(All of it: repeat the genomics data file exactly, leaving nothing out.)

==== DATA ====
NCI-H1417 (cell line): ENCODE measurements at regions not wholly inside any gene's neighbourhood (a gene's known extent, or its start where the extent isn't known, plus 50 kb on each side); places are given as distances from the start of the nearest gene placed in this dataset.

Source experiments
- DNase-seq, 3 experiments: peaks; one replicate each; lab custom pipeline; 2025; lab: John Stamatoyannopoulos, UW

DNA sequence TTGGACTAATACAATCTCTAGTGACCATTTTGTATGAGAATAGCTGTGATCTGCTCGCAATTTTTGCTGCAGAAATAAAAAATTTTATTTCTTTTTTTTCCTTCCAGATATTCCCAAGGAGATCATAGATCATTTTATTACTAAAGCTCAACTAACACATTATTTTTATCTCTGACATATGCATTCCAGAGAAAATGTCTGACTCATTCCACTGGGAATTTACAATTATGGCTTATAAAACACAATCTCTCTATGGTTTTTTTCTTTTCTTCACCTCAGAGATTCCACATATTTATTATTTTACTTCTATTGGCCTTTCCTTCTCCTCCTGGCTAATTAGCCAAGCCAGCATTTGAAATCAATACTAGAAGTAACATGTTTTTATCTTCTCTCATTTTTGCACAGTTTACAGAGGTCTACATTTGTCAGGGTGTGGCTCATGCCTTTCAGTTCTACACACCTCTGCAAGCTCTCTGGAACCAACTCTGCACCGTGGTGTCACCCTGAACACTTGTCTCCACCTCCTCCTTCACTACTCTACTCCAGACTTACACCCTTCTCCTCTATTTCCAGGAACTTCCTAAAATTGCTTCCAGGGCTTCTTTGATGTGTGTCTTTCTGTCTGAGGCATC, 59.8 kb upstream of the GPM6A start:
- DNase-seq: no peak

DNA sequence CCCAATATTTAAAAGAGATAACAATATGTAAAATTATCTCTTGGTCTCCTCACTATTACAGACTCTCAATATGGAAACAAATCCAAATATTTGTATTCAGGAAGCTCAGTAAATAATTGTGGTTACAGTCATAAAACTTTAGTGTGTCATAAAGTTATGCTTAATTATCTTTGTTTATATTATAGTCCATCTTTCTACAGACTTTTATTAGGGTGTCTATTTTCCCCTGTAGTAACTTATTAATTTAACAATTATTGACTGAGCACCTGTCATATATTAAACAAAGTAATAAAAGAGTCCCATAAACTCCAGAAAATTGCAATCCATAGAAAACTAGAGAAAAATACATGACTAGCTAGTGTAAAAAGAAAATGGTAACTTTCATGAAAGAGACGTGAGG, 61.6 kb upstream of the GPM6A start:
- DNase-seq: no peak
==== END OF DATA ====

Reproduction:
NCI-H1417 (cell line): ENCODE measurements at regions not wholly inside any gene's neighbourhood (a gene's known extent, or its start where the extent isn't known, plus 50 kb on each side); places are given as distances from the start of the nearest gene placed in this dataset.

Source experiments
- DNase-seq, 3 experiments: peaks; one replicate each; lab custom pipeline; 2025; lab: John Stamatoyannopoulos, UW

DNA sequence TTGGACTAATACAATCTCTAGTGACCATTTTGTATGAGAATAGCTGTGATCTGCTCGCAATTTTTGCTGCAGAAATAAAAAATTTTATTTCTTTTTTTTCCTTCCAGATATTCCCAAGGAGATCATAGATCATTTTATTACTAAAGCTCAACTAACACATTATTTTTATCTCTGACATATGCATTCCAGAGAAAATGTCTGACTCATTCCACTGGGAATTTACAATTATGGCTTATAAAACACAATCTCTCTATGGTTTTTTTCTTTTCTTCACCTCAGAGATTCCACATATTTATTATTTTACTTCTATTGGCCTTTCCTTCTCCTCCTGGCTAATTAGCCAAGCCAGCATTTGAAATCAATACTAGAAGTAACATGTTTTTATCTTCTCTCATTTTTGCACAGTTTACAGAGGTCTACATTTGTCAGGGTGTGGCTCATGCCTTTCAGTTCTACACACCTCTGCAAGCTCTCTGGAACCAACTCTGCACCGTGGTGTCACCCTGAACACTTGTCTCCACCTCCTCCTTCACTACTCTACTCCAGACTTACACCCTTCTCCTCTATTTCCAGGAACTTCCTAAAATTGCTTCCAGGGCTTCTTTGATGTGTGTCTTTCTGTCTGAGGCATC, 59.8 kb upstream of the GPM6A start:
- DNase-seq: no peak

DNA sequence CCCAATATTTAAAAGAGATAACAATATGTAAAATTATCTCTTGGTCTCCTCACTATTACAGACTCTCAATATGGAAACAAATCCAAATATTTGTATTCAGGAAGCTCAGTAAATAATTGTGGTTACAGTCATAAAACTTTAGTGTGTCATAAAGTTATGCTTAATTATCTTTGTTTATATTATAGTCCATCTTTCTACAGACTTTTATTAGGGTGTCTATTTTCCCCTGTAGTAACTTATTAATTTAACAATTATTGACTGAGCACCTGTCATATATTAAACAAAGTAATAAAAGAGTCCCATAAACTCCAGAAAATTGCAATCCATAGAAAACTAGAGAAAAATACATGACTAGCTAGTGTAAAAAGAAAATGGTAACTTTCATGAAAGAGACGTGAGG, 61.6 kb upstream of the GPM6A start:
- DNase-seq: no peak